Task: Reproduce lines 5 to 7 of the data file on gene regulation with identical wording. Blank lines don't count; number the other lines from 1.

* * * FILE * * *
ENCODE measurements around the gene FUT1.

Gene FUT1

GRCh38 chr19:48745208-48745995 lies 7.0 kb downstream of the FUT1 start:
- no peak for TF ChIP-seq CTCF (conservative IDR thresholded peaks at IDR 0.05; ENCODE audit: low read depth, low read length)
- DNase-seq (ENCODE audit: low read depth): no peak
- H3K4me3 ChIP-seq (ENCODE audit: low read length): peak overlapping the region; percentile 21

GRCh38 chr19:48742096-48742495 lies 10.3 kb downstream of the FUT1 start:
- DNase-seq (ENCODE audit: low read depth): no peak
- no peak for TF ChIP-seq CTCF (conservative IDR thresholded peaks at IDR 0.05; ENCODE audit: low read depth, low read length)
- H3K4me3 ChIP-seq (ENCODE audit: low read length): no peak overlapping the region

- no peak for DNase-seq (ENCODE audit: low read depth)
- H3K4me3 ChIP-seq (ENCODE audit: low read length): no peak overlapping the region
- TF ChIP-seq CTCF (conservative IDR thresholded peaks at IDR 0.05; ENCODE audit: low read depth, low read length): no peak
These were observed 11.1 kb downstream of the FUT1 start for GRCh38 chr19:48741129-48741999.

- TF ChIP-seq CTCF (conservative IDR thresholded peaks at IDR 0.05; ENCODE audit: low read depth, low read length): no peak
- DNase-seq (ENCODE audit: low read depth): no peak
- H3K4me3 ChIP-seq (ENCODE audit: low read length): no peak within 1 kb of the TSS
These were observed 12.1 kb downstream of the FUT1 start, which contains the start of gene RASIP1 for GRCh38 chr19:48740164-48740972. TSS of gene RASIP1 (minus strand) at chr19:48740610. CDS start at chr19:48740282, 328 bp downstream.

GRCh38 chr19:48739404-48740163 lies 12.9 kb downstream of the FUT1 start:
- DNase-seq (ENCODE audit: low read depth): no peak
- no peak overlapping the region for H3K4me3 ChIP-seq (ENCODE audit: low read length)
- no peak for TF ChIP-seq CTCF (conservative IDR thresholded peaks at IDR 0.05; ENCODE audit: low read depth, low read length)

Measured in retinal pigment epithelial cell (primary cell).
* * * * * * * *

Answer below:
- DNase-seq (ENCODE audit: low read depth): no peak
- H3K4me3 ChIP-seq (ENCODE audit: low read length): peak overlapping the region; percentile 21

GRCh38 chr19:48742096-48742495 lies 10.3 kb downstream of the FUT1 start: